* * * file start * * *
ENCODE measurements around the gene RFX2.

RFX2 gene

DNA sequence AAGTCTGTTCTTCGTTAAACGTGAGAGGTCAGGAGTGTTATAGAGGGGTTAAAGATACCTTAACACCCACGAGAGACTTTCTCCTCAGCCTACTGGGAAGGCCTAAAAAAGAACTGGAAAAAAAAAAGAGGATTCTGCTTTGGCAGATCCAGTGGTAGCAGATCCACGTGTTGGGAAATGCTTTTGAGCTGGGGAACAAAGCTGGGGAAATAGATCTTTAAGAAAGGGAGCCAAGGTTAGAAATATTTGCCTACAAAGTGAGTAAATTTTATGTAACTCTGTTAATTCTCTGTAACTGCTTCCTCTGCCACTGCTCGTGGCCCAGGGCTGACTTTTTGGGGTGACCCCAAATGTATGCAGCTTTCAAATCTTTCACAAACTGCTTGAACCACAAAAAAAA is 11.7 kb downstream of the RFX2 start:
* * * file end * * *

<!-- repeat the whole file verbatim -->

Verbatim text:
ENCODE measurements around the gene RFX2.

RFX2 gene

DNA sequence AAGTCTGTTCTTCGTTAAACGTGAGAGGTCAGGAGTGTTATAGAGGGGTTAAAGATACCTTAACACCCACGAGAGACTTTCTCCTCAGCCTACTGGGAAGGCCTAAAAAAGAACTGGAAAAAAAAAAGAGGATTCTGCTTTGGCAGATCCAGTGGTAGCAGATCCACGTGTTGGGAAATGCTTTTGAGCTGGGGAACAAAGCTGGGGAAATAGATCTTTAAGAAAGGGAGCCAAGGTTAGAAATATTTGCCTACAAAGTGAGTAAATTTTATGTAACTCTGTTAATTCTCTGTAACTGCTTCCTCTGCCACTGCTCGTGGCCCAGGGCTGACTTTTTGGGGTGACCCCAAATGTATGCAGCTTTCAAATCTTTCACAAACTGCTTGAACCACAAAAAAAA is 11.7 kb downstream of the RFX2 start: